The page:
Ibis Rice is a scheme, active since 2007 in three Protected Areas in Northern Cambodia, whereby communities are incentivized to protect critical habitat through sales of a high-quality agricultural product. Under the scheme, farmers that abide by the rules, including agreed land-use plans and no-hunting laws, are able to sell their rice through the village committee, which is legally mandated to administer the land-use plan.
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During the “Urban National Parks in Emerging Countries” (UNPEC) research program, funded by the ANR (the french National Research Agency), the Urban Protected Areas Network have worked in partnership with the national parks and the cities in Rio, Cape Town, Mumbai, Nairobi. We have identified three main types of park’s dynamics:
South Africa’s Cape Floral Region (CFR) is one of the world’s great centres of terrestrial biodiversity. It is home to nearly 20% of Africa’s flora, while covering less than 0.5% of the continent’s area. The wetlands in this sensitive area face particular threats, including from development and agriculture, as the region is also home to farms growing around 95% of South Africa’s wine. On-farm conservation measures are therefore vital to protect the outstanding diversity, density and endemism of the biodiversity of the CFR.
‘Wildlife-Friendly Ibis RiceTM’ is grown in the paddy fields of Preah Vihear province, on Cambodia’s Northern Plains. The Ibis RiceTM project aims to protect critically endangered birds and mammals, and prevent further loss of their habitat, which is being replaced by large and small-scale agriculture. Small-scale farmers from fifteen villages receive a price premium on their rice, in exchange for implementing conservation agreements. These limit the conversion of wetland areas to rice fields, and ban hunting of rare water birds.
Ecological infrastructure refers to naturally functioning ecosystems that deliver valuable services to people. Ecological infrastructure is the nature-based equivalent of built infrastructure and is just as important for providing services and underpinning socio-economic development. It’s not only an under-realised asset for cities and their hinterlands, but also one whose potential could be relatively easily unlocked.
Table Mountain National Park (TMNP) dramatically improved its ability to link its priority conservation tasks with the sustainable development needs of Cape Town and its citizens, to the advantage of both the Park and the City’s citizens. This story illustrates the importance of a functioning governance system and a commitment to finding mutual interest between the goals of conservation and development.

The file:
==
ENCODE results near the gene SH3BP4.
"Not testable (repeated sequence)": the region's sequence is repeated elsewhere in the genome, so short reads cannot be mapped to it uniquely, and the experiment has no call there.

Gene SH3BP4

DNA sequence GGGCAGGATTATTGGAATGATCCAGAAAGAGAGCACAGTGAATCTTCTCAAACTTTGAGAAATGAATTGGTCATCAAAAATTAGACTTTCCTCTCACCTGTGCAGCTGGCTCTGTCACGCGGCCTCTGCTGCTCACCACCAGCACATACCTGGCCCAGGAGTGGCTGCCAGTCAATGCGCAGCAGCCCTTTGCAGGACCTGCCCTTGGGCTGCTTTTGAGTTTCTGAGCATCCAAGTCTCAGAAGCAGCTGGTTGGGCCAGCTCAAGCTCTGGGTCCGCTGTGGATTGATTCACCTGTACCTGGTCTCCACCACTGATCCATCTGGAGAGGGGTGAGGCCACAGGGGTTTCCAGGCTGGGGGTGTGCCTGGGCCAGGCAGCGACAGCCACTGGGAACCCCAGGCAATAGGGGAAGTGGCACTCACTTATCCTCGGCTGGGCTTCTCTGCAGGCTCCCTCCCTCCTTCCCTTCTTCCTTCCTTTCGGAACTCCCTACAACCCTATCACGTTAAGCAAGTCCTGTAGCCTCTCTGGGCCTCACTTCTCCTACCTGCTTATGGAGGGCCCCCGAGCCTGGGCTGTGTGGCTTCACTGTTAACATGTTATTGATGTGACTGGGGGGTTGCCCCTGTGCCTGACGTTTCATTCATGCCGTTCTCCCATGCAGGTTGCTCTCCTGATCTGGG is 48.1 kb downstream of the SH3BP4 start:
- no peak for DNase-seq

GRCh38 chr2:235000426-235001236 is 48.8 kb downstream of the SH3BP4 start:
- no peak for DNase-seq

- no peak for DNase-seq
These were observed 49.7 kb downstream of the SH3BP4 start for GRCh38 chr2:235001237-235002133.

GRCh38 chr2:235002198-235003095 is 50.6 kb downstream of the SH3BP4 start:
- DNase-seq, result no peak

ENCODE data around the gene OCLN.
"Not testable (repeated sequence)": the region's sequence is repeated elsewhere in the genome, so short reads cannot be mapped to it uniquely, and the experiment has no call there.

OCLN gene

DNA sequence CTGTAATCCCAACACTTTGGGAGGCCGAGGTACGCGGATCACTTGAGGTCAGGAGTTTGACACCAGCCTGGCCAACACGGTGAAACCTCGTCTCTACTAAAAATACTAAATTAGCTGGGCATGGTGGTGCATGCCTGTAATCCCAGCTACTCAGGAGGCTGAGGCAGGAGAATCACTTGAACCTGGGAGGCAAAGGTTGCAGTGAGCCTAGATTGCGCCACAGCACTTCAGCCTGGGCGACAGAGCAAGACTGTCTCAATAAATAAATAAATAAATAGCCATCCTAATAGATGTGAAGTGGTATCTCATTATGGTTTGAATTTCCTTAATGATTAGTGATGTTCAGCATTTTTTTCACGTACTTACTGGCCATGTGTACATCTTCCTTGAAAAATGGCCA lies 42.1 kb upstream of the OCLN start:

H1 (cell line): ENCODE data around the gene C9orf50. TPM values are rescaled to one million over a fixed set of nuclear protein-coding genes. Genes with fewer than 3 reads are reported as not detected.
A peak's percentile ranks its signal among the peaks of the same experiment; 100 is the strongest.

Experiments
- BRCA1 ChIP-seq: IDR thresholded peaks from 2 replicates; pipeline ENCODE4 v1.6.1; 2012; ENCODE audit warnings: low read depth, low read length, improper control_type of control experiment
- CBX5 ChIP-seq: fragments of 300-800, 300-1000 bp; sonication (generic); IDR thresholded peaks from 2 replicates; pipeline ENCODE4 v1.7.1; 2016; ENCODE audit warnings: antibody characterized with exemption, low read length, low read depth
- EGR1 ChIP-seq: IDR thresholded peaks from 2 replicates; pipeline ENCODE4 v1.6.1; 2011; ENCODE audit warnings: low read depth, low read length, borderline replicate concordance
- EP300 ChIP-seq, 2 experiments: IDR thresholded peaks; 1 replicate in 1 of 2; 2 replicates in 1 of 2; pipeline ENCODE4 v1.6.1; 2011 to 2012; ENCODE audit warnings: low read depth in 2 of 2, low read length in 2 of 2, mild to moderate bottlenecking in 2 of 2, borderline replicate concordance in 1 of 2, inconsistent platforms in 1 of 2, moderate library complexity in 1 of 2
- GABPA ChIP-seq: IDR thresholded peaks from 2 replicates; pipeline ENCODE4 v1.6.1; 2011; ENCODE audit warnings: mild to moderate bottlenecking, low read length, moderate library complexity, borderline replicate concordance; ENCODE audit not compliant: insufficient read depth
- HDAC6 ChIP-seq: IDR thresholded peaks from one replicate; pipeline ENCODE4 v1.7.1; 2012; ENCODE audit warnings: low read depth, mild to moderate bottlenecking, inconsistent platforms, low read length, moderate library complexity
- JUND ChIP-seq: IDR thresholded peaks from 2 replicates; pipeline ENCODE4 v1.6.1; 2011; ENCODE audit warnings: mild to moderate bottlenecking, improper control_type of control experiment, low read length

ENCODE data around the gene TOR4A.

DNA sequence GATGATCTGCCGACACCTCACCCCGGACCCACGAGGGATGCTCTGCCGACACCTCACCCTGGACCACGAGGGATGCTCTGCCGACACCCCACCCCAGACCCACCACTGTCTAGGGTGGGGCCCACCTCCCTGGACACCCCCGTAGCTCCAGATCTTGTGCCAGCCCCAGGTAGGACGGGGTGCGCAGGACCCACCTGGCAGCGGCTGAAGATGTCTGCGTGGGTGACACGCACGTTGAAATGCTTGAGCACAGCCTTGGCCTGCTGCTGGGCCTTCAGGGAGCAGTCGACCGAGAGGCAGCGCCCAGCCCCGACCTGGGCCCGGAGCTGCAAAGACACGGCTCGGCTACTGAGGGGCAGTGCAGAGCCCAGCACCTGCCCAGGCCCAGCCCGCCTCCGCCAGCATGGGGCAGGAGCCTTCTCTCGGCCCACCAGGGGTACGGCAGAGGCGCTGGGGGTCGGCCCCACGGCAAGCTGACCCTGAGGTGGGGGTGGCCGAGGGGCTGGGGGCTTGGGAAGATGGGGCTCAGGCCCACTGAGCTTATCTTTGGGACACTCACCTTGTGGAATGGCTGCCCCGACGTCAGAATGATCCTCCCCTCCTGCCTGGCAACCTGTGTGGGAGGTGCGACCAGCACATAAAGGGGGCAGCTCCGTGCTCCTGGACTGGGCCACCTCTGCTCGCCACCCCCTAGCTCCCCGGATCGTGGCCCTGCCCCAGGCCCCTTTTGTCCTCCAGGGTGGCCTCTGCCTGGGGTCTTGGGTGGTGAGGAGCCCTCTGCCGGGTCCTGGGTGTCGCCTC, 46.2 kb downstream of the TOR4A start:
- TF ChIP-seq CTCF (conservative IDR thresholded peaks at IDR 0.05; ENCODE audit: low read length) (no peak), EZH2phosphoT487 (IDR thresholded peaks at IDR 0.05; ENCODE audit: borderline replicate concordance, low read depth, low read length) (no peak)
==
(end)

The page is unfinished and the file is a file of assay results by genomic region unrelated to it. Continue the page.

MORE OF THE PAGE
The Makuleke Contractual Park is 26,500 hectares in size and lies at the northern extremity of the Kruger National Park (KNP), South Africa. It is bounded by the Limpopo River in the north, Luvuvhu River in the south and Mutale River in the west. The Limpopo River is also the boundary between South Africa and Zimbabwe, while the meeting point of the Limpopo and Luvuvhu Rivers is where South Africa, Zimbabwe and Mozambique meet. The Makuleke Contractual Park is a unique and special place.
Table Mountain National Park (TMNP) was established in 1998 when land and resources were transferred from the City of Cape Town to SANParks. It is one of the world's most biodiverse and dramatically beautiful urban national parks, set entirely within a metropolitan Cape Town. The primary solution ensuring equitable access was the requirement in the founding agreements that the TMNP would forever be an “Open Access” national park. This came about through citizens insisting that most of the park remain free to the public, with only four sections where entrance fees are paid (Swanepoel 2013).
The solution proposes to work with the Cambodian government to help reposition its protected area system as part of the means for realizing, rather than hindering, development objectives, in particular as they relate to poverty alleviation. Conservation International (CI) has completed a preliminary assessment that indicates 68 percent of Cambodia’s critical natural capital is still intact. Approximately 42 precent is covered by its protected area system.
Many, if not most, extractive and industrial companies own portions of undisturbed or less disturbed landscapes which are not actively utilized for the company’s core business. By consolidating such areas, establishing their potential ecological contribution, initiating projects to improve the present ecological state and managing these lands as a protected area, such lands can contribute significantly to the sustainability profile of a company.